We have all read the comments on a post about current political or public health decisions. At best, they are a sea of oppositional views that leaves one wondering whether we will ever be able to find consensus in society again.
While The Varsity sees lower readerships overall than major papers or BlogTO, our posts about controversial topics or people see far more engagement than our everyday content. When engagement is boosted, it rarely means a lively, well-educated debate that will enhance understanding. Instead, the comments are more geared toward inflammatory statements, lying, or name-calling. Inevitably, the original comment is followed by several more from different people, condemning or supporting the original commenter. Often, these comments are uninformed. Even worse, though, many of them tout beliefs that we at The Varsity know to be false, which leads to the question: do we have a responsibility to our readers to remove these comments?
A good example of this situation can be seen in our posts detailing the decisions U of T has made around vaccination requirements. Alarmist and false information pours into the comment sections almost immediately after posting. The inflammatory comments lead to heated replies, which create a cycle of misinformation and opinions. The entire exchange exists side by side with the information we have ensured is true. Meanwhile, The Varsity becomes a catalyst for the entire interaction, making us somewhat complicit. These exchanges happen in our comments and under our logo. As a newspaper that is committed to a high standard of journalism, giving false information on our platform goes against what we hope to achieve. While our goal is to educate, these comment-based debates only make the truth less clear. Our whole job is to create clarity where it is difficult to find. Bill Kovach and Tom Rosenthiel, American journalists and authors of the book How To Know What’s True In The Age of Information Overload, see the modern journalist as an authenticator, among other things. They write that “we will need some way of distinguishing what information we can trust, and some basis in evidence for why that is the case.” While we are not endorsing the inaccuracies in our comments, we are providing them a platform and reducing the potency of the truth we aim to support.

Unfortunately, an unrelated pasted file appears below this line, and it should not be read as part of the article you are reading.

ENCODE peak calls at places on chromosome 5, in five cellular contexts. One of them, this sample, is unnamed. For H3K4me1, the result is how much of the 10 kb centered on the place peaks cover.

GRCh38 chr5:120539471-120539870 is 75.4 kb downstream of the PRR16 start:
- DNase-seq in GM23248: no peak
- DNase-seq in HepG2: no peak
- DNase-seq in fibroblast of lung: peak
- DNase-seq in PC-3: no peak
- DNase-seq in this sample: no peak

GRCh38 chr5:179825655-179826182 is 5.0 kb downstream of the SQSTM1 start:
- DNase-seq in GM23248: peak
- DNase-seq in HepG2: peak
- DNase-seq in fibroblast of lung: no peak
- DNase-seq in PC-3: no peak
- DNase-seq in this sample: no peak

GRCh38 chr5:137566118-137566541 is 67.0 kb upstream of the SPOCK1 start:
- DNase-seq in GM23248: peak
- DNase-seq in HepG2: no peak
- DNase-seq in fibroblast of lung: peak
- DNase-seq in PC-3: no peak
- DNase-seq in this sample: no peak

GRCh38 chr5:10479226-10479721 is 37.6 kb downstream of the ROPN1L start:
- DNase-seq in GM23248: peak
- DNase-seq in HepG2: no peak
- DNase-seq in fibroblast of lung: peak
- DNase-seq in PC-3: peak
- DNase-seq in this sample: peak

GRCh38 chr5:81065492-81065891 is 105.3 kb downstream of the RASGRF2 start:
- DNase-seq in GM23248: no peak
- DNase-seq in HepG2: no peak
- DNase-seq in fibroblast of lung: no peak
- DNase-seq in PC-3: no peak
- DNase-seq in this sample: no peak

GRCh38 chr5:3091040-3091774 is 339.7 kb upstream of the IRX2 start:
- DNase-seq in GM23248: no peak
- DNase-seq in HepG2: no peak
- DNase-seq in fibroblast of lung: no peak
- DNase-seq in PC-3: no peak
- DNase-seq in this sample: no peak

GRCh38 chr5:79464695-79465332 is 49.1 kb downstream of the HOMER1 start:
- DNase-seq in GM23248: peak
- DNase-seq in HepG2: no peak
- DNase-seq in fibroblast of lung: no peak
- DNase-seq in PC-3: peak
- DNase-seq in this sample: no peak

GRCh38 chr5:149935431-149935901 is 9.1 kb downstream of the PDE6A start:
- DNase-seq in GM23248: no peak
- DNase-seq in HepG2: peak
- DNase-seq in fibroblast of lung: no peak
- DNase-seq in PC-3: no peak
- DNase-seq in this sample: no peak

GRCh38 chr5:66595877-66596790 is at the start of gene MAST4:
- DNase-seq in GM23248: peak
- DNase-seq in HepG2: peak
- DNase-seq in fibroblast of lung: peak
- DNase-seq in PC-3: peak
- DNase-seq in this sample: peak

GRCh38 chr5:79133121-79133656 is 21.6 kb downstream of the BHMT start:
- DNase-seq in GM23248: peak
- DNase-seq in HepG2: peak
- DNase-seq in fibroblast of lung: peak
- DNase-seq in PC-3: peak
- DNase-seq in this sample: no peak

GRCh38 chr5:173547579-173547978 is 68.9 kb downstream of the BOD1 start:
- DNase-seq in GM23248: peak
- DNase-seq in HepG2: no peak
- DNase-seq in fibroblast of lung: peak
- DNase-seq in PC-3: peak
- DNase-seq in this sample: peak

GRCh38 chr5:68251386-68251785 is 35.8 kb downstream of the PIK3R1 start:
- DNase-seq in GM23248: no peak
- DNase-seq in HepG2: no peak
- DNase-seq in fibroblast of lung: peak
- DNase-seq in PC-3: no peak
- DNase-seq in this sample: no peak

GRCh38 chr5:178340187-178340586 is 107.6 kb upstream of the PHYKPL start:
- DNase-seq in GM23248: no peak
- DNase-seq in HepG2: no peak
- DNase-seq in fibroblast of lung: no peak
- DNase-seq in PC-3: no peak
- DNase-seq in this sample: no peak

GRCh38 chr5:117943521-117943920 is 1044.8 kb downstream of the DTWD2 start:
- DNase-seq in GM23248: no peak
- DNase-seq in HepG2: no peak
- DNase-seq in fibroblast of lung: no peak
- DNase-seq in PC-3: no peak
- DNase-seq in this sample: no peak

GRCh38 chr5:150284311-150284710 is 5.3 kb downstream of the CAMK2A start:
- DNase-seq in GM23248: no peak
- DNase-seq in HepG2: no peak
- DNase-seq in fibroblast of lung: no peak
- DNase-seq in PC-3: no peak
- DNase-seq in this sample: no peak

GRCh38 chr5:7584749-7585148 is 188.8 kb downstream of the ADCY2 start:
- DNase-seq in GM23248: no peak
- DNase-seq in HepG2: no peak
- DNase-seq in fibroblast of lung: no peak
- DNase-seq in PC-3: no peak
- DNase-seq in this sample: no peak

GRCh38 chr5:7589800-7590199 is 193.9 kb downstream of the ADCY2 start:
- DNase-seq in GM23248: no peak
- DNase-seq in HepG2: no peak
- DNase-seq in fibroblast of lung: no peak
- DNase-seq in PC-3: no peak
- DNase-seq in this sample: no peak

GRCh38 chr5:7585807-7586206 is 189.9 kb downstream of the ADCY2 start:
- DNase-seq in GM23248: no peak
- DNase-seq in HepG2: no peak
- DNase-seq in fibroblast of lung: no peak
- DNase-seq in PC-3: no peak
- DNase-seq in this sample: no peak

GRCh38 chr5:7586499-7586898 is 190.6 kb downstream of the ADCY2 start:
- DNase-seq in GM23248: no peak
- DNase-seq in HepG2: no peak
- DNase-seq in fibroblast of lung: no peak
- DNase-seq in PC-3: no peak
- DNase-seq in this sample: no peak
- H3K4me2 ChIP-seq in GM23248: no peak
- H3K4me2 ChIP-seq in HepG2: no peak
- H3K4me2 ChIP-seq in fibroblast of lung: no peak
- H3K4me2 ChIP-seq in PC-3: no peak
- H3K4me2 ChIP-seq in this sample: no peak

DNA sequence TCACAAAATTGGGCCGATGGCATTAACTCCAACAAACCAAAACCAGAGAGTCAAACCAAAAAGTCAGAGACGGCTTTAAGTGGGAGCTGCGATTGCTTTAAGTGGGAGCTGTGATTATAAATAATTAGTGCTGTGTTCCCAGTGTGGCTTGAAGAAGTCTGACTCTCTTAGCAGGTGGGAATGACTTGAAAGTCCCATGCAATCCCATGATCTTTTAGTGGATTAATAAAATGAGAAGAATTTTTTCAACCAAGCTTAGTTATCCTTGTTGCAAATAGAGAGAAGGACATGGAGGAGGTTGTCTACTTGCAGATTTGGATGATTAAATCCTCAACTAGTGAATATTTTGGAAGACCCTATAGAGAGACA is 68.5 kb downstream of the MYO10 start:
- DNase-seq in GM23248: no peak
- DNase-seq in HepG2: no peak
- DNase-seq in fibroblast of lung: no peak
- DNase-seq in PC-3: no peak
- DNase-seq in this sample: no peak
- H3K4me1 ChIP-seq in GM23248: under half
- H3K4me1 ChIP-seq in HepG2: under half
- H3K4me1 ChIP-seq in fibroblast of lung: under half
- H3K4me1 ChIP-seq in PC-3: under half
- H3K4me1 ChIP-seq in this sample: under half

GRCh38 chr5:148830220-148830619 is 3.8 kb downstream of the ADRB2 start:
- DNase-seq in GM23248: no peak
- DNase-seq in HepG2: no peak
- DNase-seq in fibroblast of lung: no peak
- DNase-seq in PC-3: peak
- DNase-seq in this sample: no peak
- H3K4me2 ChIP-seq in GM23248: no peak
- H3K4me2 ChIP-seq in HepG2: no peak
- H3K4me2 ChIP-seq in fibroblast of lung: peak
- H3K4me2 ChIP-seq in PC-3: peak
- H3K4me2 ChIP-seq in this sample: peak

Suggestions that we moderate comments, which imply we are removing someone’s space to comment, create fear that we are stifling free speech. It goes without saying that we also believe in free speech and ensuring all opinions are heard. However, by giving false perspectives the same spotlight that we give to the truth, truth and falsehood become equal.
Thus, we have a responsibility to weed out perspectives that are irrelevant to the reader. Our only job is to ensure the reader has the best understanding of the relevant facts surrounding an issue. Even though The Varsity is not publishing the commenters’ views side by side, our content is largely consumed over social media and the internet. Comments are tied to our paper and are as accessible as the truth we have authenticated. False information and harmful inaccuracies become tied to our existence and are given equal attention to real news. Moreover, commenters have their own spaces to share their opinions, which preserves their ability to speak freely. Thus, I believe we would have justification, if not a duty, to take down comments we know are blatantly false.
Emory Mitchell is public editor at The Varsity and can be reached at [email protected].